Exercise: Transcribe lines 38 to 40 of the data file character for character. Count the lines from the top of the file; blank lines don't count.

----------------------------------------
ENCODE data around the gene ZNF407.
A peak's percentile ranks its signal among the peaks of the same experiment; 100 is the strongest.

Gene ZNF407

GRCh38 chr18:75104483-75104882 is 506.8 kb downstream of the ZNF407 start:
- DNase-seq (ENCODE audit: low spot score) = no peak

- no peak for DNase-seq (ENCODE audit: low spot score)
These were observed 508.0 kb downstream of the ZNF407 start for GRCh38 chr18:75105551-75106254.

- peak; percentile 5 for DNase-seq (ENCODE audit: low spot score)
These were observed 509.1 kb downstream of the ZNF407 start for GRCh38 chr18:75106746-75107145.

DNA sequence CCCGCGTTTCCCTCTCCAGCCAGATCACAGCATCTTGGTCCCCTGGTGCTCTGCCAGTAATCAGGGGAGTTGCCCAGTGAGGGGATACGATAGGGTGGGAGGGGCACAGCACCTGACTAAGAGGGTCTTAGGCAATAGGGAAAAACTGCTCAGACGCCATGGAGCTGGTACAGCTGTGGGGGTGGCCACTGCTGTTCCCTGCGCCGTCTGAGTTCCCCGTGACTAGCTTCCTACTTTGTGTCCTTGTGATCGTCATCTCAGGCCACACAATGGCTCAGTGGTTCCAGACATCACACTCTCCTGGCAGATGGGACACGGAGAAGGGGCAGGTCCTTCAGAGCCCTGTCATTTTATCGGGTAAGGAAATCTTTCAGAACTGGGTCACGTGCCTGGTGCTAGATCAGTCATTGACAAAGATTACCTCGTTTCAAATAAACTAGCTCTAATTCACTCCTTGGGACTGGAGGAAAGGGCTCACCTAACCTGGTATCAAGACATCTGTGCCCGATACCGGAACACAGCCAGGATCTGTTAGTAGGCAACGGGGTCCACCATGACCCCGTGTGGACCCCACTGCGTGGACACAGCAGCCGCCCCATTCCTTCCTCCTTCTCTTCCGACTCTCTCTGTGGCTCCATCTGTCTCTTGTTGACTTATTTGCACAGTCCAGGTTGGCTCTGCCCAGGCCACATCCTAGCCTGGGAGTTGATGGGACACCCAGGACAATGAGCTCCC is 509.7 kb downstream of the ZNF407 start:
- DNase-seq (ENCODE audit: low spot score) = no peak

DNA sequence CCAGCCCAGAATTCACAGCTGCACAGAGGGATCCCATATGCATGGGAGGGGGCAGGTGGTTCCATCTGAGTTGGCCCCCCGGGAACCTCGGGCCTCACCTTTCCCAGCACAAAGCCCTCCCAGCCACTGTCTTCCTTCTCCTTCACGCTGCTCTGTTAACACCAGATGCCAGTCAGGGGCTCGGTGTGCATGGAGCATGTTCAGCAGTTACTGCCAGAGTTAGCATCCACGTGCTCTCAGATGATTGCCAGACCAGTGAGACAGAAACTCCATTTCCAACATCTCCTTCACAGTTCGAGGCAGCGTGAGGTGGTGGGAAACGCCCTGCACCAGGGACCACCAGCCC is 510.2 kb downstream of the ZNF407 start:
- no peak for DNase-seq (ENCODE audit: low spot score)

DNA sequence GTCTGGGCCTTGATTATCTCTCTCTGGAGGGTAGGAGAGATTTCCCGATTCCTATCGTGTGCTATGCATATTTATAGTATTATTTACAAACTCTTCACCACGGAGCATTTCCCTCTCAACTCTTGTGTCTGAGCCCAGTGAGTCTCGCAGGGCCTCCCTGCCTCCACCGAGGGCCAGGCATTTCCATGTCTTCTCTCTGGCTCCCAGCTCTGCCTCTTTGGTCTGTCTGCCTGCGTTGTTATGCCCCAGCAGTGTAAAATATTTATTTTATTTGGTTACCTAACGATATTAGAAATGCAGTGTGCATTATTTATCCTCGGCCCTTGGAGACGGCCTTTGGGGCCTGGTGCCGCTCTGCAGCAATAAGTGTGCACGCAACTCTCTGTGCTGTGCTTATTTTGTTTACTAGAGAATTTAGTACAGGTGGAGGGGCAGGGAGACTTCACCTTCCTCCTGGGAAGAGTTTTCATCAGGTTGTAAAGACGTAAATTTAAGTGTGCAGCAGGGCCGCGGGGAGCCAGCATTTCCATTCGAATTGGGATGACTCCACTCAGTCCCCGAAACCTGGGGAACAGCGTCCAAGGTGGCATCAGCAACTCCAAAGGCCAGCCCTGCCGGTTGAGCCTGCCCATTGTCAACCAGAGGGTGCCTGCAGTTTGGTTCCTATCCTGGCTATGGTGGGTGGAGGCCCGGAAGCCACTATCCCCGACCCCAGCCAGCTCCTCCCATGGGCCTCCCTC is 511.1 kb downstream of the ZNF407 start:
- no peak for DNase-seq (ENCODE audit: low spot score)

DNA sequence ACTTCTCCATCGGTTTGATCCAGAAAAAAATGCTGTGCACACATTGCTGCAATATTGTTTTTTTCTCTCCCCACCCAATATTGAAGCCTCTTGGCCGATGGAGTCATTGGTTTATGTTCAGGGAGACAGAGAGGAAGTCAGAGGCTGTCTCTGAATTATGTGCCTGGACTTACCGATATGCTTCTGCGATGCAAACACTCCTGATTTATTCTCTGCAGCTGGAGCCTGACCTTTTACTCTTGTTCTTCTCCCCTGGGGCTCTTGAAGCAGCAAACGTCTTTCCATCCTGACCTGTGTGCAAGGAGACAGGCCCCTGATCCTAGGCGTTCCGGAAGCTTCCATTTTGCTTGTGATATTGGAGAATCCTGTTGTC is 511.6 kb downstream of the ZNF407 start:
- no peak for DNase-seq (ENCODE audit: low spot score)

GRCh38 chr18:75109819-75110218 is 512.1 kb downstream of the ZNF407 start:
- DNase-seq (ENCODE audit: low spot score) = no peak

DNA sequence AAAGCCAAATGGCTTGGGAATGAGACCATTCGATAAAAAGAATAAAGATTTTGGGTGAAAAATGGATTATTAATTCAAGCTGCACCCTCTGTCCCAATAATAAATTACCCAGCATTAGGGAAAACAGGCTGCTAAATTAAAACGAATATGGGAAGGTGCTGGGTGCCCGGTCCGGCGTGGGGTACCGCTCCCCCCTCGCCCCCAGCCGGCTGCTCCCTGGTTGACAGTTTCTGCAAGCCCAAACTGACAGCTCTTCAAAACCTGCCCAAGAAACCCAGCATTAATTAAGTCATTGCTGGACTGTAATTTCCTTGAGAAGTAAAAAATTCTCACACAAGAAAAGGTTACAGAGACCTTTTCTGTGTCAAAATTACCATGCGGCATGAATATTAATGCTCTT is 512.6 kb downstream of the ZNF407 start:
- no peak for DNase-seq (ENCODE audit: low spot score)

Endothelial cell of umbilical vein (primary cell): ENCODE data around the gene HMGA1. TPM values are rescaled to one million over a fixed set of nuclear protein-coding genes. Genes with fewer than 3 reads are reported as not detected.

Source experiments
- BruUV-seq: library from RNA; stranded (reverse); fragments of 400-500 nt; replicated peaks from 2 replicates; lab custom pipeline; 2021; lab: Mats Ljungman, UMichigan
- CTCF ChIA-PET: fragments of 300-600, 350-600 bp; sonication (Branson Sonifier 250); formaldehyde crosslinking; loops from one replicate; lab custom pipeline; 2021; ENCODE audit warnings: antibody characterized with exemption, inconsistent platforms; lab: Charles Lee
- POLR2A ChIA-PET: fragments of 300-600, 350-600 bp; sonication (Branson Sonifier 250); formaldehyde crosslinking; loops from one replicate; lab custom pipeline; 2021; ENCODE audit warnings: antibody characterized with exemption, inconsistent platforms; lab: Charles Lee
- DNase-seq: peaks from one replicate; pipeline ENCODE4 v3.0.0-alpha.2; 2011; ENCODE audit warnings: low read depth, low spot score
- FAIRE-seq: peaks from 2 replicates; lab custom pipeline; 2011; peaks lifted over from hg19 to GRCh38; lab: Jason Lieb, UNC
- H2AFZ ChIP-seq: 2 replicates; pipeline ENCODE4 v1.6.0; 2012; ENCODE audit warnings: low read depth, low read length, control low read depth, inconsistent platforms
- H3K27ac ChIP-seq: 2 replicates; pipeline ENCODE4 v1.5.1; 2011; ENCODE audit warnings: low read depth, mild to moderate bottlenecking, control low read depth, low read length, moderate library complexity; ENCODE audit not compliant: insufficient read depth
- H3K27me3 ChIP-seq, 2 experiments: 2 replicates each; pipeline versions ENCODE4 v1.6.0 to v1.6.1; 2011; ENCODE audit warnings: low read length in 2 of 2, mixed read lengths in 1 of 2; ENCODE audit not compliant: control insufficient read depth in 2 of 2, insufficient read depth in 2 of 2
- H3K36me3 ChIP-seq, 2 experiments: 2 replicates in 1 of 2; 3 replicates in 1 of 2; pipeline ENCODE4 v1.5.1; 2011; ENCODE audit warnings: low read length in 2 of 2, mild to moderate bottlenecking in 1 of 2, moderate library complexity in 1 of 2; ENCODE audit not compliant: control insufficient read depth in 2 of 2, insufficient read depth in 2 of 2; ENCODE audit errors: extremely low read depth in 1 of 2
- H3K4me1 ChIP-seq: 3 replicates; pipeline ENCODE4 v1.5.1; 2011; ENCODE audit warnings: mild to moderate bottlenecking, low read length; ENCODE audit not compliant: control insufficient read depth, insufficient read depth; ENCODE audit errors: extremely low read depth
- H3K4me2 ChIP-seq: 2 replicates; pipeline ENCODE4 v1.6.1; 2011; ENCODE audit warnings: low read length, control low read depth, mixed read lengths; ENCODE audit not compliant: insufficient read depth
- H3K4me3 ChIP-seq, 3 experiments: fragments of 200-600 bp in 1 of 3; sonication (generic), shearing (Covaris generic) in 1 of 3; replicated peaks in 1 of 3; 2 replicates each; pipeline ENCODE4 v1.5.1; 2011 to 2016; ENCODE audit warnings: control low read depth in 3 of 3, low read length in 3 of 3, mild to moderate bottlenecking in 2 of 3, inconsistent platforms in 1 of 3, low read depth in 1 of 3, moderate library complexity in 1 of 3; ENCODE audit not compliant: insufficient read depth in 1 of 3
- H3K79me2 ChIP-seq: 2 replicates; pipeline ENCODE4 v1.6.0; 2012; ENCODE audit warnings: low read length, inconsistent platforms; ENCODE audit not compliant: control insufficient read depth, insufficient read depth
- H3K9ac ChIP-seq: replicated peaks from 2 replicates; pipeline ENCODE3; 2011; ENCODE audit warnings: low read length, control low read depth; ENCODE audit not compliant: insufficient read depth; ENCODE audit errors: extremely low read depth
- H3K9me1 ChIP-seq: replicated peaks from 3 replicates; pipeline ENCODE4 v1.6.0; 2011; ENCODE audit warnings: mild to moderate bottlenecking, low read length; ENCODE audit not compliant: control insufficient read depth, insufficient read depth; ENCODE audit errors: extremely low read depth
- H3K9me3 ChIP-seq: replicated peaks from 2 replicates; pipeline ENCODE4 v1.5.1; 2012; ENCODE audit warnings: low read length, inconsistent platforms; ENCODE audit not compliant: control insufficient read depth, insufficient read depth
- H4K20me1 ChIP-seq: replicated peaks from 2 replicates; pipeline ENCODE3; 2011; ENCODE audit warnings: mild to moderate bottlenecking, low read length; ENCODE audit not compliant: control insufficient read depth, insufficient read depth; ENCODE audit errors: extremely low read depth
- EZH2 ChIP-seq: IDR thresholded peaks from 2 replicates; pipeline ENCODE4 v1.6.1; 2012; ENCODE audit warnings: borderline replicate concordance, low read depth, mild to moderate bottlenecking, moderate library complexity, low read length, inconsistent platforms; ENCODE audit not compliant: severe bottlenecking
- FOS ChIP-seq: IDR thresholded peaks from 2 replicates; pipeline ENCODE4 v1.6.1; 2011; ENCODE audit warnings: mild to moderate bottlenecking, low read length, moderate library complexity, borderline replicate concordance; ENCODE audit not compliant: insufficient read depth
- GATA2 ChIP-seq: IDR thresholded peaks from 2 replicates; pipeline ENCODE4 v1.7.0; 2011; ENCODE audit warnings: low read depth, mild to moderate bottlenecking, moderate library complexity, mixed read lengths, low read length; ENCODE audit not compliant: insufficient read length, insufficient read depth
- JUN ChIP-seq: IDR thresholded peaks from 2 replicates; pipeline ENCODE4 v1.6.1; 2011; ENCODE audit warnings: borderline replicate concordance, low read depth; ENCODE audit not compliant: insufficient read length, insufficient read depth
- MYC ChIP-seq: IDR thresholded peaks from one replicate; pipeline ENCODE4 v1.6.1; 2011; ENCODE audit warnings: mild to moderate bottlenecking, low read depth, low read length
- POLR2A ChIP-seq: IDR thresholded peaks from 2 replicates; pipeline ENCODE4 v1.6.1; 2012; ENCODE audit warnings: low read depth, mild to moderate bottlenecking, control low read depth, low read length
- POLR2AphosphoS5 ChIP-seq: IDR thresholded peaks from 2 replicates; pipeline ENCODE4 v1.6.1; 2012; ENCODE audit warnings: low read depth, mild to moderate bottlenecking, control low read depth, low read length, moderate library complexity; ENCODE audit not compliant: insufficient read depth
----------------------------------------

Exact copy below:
- H3K9me1 ChIP-seq: replicated peaks from 3 replicates; pipeline ENCODE4 v1.6.0; 2011; ENCODE audit warnings: mild to moderate bottlenecking, low read length; ENCODE audit not compliant: control insufficient read depth, insufficient read depth; ENCODE audit errors: extremely low read depth
- H3K9me3 ChIP-seq: replicated peaks from 2 replicates; pipeline ENCODE4 v1.5.1; 2012; ENCODE audit warnings: low read length, inconsistent platforms; ENCODE audit not compliant: control insufficient read depth, insufficient read depth
- H4K20me1 ChIP-seq: replicated peaks from 2 replicates; pipeline ENCODE3; 2011; ENCODE audit warnings: mild to moderate bottlenecking, low read length; ENCODE audit not compliant: control insufficient read depth, insufficient read depth; ENCODE audit errors: extremely low read depth